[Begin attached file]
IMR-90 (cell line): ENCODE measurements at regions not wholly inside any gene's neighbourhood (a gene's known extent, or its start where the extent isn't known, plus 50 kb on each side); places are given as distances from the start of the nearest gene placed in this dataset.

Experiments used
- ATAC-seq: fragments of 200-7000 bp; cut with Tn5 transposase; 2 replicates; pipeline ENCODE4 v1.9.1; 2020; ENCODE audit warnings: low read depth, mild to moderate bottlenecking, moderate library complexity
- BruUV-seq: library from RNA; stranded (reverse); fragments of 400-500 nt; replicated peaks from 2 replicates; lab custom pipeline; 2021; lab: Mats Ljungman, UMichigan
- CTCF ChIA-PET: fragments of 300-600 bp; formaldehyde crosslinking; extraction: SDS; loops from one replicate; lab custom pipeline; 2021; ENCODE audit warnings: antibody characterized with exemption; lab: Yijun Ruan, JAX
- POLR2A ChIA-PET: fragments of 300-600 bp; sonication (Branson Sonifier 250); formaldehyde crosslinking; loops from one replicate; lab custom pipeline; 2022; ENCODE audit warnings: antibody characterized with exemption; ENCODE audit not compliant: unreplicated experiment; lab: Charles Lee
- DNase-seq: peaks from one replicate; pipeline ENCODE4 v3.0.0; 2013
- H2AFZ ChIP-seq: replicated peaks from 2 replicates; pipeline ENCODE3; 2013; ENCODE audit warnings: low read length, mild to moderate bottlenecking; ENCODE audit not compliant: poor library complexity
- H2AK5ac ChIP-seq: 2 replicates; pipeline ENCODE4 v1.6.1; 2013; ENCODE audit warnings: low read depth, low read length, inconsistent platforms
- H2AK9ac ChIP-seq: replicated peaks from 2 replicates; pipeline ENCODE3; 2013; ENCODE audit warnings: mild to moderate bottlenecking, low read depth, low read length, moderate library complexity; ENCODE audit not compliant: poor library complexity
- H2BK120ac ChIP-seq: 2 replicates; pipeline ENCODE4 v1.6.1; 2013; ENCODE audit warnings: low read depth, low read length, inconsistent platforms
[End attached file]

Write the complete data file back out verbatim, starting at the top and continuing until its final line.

IMR-90 (cell line): ENCODE measurements at regions not wholly inside any gene's neighbourhood (a gene's known extent, or its start where the extent isn't known, plus 50 kb on each side); places are given as distances from the start of the nearest gene placed in this dataset.

Experiments used
- ATAC-seq: fragments of 200-7000 bp; cut with Tn5 transposase; 2 replicates; pipeline ENCODE4 v1.9.1; 2020; ENCODE audit warnings: low read depth, mild to moderate bottlenecking, moderate library complexity
- BruUV-seq: library from RNA; stranded (reverse); fragments of 400-500 nt; replicated peaks from 2 replicates; lab custom pipeline; 2021; lab: Mats Ljungman, UMichigan
- CTCF ChIA-PET: fragments of 300-600 bp; formaldehyde crosslinking; extraction: SDS; loops from one replicate; lab custom pipeline; 2021; ENCODE audit warnings: antibody characterized with exemption; lab: Yijun Ruan, JAX
- POLR2A ChIA-PET: fragments of 300-600 bp; sonication (Branson Sonifier 250); formaldehyde crosslinking; loops from one replicate; lab custom pipeline; 2022; ENCODE audit warnings: antibody characterized with exemption; ENCODE audit not compliant: unreplicated experiment; lab: Charles Lee
- DNase-seq: peaks from one replicate; pipeline ENCODE4 v3.0.0; 2013
- H2AFZ ChIP-seq: replicated peaks from 2 replicates; pipeline ENCODE3; 2013; ENCODE audit warnings: low read length, mild to moderate bottlenecking; ENCODE audit not compliant: poor library complexity
- H2AK5ac ChIP-seq: 2 replicates; pipeline ENCODE4 v1.6.1; 2013; ENCODE audit warnings: low read depth, low read length, inconsistent platforms
- H2AK9ac ChIP-seq: replicated peaks from 2 replicates; pipeline ENCODE3; 2013; ENCODE audit warnings: mild to moderate bottlenecking, low read depth, low read length, moderate library complexity; ENCODE audit not compliant: poor library complexity
- H2BK120ac ChIP-seq: 2 replicates; pipeline ENCODE4 v1.6.1; 2013; ENCODE audit warnings: low read depth, low read length, inconsistent platforms